In stark contrast with former US parent, Toys ‘R’ Us Asia to open 60 new stores in 2019, seek further expansion
- Most of planned new stores to open in China, the company’s biggest growth market
- Toys ‘R’ Us Asia is also seeking opportunities in Indonesia, Vietnam and Cambodia
Toys ‘R’ Us Asia, backed by Hong Kong tycoon Victor Fung Kwok-king’s Fung Retailing Group, aims to open up to three stores in Hong Kong and dozens more in mainland China, bucking an economic downturn blamed largely on the US-China trade war.
The recession-proof nature of the demand for toys, the right store locations and a fresh offering of not only toys but fun and educational experiences for the whole family are key to the success of the Asia business, Jo Hall, Toys ‘R’ Us Asia’s chief commercial officer for Greater China and Southeast Asia, said in an interview during its second annual toy fair in Hong Kong, where it has 13 stores.
“We are cautiously optimistic,” she said. “We continue to invest in refurbishing existing and opening new stores, and our investment budget in Hong Kong [for stores, information technology and online commerce] this year is the same as last year.”
Hall declined to give figures for the privately-owned company, when asked if the trade war and economic slowdown had hit sales. Toys ‘R’ Us Asia operates more than 550 stores across the region, and has 182 stores in mainland China.
It completed its separation from indebted former US parent firm Toys ‘R’ Us Inc in November. It plans to open 60 new stores in the region in 2019, most of them in China, its biggest growth market, besides Japan, Malaysia and Singapore, said Hall. The company, which operates in 10 Asian markets, is also seeking opportunities in Indonesia, Vietnam and Cambodia.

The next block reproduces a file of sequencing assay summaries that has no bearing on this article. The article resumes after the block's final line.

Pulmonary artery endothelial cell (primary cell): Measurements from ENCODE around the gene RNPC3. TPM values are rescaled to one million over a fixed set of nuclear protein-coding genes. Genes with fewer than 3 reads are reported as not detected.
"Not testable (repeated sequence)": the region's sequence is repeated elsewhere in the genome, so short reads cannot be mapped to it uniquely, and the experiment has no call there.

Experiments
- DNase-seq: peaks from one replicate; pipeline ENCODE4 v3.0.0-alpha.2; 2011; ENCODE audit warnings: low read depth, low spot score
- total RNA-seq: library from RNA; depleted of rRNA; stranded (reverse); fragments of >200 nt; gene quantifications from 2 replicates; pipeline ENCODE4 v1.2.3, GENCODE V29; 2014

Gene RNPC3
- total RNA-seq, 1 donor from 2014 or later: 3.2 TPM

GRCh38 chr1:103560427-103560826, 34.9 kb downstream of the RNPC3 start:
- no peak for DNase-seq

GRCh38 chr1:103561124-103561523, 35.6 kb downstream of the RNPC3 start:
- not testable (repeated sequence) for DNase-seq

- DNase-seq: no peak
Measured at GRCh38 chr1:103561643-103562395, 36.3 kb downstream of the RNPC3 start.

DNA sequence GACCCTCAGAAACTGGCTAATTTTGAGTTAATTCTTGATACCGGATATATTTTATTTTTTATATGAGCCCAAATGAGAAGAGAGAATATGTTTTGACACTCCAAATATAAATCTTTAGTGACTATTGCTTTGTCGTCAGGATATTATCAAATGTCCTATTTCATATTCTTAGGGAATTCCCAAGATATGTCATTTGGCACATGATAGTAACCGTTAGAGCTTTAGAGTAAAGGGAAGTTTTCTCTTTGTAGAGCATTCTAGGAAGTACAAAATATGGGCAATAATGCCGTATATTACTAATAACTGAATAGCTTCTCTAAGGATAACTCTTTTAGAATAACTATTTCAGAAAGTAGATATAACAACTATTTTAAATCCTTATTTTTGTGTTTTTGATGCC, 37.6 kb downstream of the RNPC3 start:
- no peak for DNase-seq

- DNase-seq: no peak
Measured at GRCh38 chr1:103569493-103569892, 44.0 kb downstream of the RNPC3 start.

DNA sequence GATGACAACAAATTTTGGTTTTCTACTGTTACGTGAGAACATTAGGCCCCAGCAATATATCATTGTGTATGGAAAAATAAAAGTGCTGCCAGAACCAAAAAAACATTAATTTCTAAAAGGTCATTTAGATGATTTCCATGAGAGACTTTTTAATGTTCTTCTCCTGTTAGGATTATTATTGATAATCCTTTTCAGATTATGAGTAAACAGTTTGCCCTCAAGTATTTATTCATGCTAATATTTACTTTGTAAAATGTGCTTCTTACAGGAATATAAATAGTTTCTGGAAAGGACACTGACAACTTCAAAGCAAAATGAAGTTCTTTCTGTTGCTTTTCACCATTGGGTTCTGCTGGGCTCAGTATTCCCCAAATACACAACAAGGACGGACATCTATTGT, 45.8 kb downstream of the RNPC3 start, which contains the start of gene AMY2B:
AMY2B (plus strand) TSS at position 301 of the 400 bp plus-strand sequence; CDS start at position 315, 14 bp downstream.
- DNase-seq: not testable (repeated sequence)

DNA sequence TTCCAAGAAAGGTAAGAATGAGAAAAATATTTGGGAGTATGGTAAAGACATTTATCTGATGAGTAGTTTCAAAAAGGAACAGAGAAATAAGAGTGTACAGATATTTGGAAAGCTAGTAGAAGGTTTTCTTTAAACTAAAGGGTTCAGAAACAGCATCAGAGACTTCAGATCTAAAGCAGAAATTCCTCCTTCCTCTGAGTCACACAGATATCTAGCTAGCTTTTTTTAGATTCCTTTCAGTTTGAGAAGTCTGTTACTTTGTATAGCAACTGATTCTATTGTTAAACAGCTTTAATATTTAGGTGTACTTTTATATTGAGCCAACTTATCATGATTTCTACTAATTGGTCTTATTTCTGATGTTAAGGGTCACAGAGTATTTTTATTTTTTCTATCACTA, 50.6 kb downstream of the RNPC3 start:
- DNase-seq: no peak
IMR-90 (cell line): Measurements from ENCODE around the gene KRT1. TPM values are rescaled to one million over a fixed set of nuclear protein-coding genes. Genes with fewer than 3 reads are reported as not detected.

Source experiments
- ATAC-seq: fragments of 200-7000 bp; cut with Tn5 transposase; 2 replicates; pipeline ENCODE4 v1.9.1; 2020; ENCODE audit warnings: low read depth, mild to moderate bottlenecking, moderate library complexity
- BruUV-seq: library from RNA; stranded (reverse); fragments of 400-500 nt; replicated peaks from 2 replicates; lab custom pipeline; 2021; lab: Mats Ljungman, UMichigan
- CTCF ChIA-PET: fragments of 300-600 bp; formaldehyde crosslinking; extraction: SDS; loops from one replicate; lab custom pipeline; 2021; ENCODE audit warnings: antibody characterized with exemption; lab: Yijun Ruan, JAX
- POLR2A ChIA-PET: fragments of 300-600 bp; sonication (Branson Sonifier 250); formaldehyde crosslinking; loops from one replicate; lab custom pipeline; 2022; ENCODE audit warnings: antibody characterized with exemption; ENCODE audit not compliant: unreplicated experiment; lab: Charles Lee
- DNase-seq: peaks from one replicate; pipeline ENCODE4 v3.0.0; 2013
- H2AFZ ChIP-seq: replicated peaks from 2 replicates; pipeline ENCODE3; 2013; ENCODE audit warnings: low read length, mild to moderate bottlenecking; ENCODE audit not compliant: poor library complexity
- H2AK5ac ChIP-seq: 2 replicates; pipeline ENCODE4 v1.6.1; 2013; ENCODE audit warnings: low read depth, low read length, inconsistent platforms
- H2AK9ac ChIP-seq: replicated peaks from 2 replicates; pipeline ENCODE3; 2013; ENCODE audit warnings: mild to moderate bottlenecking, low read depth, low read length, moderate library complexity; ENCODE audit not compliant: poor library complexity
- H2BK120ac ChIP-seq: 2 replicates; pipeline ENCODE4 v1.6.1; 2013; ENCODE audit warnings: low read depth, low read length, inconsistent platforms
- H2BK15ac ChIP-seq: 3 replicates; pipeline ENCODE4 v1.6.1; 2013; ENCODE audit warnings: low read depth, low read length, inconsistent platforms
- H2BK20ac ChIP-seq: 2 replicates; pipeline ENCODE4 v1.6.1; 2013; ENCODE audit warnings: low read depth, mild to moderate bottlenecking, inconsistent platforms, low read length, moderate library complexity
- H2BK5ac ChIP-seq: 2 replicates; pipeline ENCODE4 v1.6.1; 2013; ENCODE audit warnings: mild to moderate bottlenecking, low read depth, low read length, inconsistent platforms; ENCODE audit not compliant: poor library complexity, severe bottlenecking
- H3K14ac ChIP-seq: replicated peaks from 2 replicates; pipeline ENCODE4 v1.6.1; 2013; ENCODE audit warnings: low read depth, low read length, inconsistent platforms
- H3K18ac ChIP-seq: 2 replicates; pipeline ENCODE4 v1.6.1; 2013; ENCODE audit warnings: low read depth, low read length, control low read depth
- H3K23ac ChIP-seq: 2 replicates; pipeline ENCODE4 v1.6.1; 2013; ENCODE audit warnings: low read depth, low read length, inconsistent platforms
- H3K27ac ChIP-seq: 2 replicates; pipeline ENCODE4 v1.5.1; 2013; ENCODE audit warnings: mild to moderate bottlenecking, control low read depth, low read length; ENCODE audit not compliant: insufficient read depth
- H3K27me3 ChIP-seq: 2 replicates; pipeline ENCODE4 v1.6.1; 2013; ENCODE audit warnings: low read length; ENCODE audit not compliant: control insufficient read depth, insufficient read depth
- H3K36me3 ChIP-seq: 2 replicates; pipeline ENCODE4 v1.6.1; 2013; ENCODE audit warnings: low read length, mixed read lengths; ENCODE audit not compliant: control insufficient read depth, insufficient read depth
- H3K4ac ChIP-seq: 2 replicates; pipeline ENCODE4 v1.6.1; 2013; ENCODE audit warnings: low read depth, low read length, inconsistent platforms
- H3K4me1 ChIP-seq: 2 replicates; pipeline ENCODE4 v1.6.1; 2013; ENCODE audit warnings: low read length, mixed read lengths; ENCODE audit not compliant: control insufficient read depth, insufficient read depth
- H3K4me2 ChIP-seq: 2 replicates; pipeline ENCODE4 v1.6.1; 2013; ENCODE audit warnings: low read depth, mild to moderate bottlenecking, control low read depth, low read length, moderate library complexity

Hall said bricks-and-mortar toy stores remained highly relevant in Asia, as a “hands-on experience” was important for children to understand how toys work, and for parents to appreciate their developmental benefits.
She said that while e-commerce was “convenient”, social media had replaced traditional advertising channels such as the television, which has become almost “irrelevant”. Andre Javes, the company’s president and chief executive, said in November its overall sales through e-commerce channels amounted to between 5 per cent and 10 per cent of total sales, depending on the market.
“Our model is to encourage the whole family to have an in-store entertainment and leisure experience,” said Hall.
A greater propensity among Asian parents to spend on children’s toys with educational value has also helped the company. “Asian mums love to invest in learning products for their children, as part of the development of their imagination, curiosity and [interest in] science,” said Hall.
Toys ‘R’ Us Asia’s 11-day toy fair coincides with the Hong Kong Toys & Games Fair, which opens on Monday.
Toys ‘R’ Us Asia was originally set up 32 years ago as a joint venture between Fung Retailing and Toys ‘R’ Us Inc, which filed for bankruptcy in 2017.
After a debt-for-equity restructuring deal, Fung Retailing became its largest shareholder, its stake rising from 15 per cent to 21 per cent. The rest is owned by creditors of Toys ‘R’ Us Inc, which was forced to sell or close 740 stores in the United States last year.